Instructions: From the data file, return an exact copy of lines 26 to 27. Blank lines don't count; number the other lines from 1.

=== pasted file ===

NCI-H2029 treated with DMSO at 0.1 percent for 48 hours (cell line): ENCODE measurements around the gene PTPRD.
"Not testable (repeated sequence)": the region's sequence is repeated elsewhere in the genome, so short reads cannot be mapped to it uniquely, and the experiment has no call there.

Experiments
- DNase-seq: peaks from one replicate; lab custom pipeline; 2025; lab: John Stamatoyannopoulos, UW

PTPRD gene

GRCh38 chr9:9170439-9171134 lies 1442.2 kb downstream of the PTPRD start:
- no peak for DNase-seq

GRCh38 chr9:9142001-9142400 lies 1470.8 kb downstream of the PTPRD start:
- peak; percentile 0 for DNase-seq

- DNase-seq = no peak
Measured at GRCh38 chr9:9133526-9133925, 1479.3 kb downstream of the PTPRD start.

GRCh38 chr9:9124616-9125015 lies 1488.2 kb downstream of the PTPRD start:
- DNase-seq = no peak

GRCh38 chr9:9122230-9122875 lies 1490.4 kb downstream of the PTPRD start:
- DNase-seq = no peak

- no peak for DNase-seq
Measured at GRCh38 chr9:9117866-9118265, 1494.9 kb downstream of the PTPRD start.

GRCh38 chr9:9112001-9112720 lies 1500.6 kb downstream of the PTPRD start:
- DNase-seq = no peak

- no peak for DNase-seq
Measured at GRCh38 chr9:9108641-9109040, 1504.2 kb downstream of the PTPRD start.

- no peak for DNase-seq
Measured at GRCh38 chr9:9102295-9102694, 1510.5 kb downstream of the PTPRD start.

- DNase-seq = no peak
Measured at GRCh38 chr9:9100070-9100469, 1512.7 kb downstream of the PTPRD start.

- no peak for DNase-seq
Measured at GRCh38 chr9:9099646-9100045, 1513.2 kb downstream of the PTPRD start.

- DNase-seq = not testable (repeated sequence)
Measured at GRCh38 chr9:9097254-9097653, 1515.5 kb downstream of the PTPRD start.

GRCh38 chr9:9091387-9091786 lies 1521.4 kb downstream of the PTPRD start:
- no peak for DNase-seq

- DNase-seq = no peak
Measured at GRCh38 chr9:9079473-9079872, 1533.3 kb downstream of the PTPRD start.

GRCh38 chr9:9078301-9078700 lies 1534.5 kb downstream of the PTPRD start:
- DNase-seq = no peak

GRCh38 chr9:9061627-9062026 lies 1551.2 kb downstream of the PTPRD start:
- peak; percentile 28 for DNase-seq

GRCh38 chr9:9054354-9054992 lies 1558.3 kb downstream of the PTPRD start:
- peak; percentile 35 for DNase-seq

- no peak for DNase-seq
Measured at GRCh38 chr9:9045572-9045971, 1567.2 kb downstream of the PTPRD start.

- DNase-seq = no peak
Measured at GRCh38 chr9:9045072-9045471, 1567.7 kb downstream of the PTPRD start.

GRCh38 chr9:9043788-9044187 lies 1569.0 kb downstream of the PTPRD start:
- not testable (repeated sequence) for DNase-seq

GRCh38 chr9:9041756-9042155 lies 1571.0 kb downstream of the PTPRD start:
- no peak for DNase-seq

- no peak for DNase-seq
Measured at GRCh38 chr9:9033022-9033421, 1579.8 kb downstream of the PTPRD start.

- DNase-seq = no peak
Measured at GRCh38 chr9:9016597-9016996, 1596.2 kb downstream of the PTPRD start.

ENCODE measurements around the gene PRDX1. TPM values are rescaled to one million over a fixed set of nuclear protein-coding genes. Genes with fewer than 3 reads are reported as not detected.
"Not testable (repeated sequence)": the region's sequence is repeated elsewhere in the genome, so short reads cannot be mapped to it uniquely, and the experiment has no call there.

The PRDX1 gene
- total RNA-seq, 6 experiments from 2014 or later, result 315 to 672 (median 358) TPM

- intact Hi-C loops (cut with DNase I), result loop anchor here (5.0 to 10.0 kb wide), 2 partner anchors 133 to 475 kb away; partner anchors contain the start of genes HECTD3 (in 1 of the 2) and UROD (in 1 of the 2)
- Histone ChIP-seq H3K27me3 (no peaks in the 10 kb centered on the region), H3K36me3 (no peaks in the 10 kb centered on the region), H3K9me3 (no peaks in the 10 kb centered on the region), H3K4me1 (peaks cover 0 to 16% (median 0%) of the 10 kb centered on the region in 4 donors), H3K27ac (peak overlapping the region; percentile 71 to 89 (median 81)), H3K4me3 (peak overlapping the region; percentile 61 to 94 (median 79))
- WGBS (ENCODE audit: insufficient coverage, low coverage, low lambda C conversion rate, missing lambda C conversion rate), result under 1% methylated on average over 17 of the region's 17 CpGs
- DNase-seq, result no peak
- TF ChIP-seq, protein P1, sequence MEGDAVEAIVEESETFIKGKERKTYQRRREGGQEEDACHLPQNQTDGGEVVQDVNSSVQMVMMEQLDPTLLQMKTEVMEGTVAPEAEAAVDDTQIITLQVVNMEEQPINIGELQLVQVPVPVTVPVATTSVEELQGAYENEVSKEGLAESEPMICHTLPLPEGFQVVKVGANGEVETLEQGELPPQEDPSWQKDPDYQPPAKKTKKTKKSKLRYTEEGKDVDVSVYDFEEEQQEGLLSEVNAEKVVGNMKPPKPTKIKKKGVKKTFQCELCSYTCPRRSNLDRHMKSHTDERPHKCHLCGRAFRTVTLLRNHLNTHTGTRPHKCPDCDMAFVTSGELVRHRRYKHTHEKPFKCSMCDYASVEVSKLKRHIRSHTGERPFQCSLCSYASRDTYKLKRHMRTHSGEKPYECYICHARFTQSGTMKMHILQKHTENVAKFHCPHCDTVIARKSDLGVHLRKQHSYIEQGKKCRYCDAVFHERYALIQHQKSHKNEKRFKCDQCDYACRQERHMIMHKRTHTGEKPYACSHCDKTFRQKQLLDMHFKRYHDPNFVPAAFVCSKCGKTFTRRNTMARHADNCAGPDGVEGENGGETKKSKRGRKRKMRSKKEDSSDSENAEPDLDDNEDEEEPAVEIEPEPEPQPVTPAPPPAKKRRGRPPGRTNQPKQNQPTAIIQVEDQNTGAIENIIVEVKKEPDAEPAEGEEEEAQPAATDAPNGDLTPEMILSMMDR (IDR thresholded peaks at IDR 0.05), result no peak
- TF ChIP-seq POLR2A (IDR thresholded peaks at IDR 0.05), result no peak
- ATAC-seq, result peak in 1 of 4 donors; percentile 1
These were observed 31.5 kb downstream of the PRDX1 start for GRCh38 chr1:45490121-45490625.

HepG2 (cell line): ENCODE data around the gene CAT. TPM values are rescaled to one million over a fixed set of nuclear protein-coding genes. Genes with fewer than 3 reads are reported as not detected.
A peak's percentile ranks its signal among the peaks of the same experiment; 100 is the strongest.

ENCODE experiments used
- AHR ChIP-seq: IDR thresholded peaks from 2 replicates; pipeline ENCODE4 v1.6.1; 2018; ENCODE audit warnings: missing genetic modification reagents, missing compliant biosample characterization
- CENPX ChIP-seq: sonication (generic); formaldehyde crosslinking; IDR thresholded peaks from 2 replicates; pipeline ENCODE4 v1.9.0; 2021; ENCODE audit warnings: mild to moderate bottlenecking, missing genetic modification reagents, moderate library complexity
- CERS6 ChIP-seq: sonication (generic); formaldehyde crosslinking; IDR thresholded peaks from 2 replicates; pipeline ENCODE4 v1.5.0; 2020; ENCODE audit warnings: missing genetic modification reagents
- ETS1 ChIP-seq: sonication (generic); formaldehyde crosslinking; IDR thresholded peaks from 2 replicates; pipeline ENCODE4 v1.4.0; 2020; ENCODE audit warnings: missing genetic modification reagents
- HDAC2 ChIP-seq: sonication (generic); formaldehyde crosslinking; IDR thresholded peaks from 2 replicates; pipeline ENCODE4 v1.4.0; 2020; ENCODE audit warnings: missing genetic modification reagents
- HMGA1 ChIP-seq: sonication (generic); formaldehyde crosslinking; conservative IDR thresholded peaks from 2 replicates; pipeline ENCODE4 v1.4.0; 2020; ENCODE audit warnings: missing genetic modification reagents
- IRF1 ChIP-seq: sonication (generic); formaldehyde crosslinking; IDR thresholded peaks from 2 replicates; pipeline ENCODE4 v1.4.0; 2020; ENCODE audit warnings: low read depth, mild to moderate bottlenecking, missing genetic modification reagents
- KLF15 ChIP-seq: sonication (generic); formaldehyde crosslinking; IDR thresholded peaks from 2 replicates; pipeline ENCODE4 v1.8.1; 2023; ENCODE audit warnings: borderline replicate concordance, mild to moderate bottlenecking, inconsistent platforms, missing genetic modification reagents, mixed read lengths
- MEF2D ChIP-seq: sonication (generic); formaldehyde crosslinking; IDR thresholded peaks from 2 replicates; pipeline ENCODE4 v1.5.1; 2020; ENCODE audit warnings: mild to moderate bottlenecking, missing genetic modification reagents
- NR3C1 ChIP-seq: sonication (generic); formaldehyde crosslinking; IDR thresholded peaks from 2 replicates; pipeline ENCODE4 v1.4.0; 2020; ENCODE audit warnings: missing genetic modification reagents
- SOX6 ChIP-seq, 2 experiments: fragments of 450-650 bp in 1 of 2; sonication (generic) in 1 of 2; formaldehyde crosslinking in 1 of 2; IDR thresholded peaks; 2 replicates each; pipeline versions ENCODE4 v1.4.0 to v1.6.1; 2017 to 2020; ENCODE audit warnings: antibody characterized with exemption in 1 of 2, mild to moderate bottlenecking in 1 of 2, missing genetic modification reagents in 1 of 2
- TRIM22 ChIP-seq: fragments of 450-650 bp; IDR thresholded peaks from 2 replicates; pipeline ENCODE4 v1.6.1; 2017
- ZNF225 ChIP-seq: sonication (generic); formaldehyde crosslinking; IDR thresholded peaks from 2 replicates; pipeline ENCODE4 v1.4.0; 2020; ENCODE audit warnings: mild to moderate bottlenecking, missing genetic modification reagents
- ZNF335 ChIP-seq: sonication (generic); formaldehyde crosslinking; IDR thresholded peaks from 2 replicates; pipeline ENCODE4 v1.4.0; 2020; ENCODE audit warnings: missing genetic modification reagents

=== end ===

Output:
- no peak for DNase-seq
Measured at GRCh38 chr9:9099646-9100045, 1513.2 kb downstream of the PTPRD start.